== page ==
Over a month has passed since the Evergreen State fiasco drew national attention, and since then it appears that the college has only chosen to double down on the insanity. According to one report, in the wake of Professor Bret Weinstein’s appearance on Tucker Carlson’s show on Fox, many of his colleagues demanded his resignation for putting their community “at risk.” I will spare all the details, as they can be found all over the internet, but for a quick overview, feel free to go ahead and go over to part 1 for a recap.
Instead, this essay attempts to answer one of the biggest questions that emerged from the previous article—namely how could it be possible that so many people, large cohorts of students, and indeed entire academic disciplines be so bamboozled into believing much of postmodernist rhetoric, including that science is a symbol of the patriarchy (you’ve got to click on the link, the title is “Science: A masculine disorder?”) and the concept of health is merely another tool of Western colonial oppression? In so doing, I will use sound psychological principles and peer-reviewed research to come to some unsettling conclusions, but which will hopefully provide somewhat of a roadmap for tackling virulent, pathogenic ideologies that rob people of their reason and common sense.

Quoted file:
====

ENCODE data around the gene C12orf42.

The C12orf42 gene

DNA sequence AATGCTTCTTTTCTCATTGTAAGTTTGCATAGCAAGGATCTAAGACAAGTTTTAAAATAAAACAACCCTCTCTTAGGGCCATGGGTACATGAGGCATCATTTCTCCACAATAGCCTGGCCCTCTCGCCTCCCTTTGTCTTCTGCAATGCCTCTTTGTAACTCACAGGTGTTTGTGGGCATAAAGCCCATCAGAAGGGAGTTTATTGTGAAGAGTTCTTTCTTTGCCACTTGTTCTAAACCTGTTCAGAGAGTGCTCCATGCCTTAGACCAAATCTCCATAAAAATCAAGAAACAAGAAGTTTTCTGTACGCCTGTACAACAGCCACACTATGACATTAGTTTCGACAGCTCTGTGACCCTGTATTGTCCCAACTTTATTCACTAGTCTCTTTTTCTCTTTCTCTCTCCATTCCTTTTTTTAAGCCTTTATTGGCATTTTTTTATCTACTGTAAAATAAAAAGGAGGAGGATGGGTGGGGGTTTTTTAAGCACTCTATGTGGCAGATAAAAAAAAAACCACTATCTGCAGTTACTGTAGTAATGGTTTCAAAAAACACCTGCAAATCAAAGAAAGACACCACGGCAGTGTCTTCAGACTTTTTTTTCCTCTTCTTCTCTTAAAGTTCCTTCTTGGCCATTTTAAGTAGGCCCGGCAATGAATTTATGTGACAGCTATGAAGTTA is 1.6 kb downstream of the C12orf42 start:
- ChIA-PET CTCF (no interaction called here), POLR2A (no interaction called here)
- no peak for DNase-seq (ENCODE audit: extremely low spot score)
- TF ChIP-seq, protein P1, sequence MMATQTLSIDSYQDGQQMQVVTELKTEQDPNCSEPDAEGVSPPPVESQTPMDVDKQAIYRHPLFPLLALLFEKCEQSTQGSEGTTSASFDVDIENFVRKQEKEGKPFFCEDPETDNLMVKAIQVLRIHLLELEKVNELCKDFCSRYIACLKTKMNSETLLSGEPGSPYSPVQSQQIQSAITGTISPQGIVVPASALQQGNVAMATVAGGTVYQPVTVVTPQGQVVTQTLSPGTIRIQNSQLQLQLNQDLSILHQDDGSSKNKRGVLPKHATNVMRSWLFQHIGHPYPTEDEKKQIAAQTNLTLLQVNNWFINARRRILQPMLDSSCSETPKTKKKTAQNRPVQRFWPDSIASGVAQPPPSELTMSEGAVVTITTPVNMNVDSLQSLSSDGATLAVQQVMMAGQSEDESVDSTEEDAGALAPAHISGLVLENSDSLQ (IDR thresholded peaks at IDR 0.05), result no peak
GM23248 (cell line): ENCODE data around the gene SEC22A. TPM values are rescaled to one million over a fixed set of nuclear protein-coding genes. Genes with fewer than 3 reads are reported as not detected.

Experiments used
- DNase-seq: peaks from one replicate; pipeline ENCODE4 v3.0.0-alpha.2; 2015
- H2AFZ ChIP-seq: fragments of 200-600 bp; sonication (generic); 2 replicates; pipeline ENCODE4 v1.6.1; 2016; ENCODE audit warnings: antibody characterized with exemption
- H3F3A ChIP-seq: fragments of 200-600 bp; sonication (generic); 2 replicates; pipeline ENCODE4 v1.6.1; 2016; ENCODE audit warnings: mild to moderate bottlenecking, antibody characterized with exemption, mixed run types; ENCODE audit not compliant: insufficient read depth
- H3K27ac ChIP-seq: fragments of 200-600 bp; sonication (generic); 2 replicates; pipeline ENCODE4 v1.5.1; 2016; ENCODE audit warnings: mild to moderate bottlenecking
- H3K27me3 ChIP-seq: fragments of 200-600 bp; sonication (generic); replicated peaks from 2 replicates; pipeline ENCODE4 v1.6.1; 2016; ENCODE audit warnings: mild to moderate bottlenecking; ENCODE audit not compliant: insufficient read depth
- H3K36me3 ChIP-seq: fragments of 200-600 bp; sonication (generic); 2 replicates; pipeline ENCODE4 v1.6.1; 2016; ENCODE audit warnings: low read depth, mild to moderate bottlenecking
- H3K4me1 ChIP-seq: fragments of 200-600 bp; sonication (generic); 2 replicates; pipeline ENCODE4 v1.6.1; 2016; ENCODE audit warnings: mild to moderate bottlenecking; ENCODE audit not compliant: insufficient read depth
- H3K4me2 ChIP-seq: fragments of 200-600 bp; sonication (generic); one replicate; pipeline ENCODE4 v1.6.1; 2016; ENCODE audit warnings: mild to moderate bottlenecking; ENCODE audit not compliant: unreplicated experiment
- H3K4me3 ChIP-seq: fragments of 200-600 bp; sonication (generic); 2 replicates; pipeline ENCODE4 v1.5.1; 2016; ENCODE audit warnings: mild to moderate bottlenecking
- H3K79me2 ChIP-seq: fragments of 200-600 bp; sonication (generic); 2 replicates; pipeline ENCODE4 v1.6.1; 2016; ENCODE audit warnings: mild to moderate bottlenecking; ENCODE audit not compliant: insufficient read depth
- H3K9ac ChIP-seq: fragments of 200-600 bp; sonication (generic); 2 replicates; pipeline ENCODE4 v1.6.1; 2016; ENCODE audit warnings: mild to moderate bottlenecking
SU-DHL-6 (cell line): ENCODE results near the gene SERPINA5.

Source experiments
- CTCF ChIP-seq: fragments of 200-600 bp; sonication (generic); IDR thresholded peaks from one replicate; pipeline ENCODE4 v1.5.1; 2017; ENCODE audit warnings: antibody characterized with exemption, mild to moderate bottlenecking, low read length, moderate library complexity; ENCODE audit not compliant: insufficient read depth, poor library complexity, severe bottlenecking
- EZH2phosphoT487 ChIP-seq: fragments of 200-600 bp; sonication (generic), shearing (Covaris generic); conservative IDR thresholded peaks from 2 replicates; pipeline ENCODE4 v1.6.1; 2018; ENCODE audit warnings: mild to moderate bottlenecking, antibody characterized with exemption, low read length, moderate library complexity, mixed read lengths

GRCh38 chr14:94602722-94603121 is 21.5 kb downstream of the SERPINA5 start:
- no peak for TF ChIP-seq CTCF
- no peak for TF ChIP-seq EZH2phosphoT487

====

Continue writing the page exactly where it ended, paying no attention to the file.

Noted skeptic Michael Shermer, in his book Why People Believe Weird Things, identified two psychological phenomena, attribution bias (which is the tendency to believe one’s reasoning is better than others’) and confirmation bias (which is the tendency to pick and choose evidence that only confirms one’s existing opinion), that reinforce faulty thinking. But this doesn’t explain why the Evergreen State mob all seemed to act of one mind, or why, according to Heterodox Academy, 89% of academics all appear to have similar (left-of-center) political views. Why do so many people share the exact same beliefs, no matter how weird they may be (see above)?
Asked differently, why do so many people conform over the same weird ideas?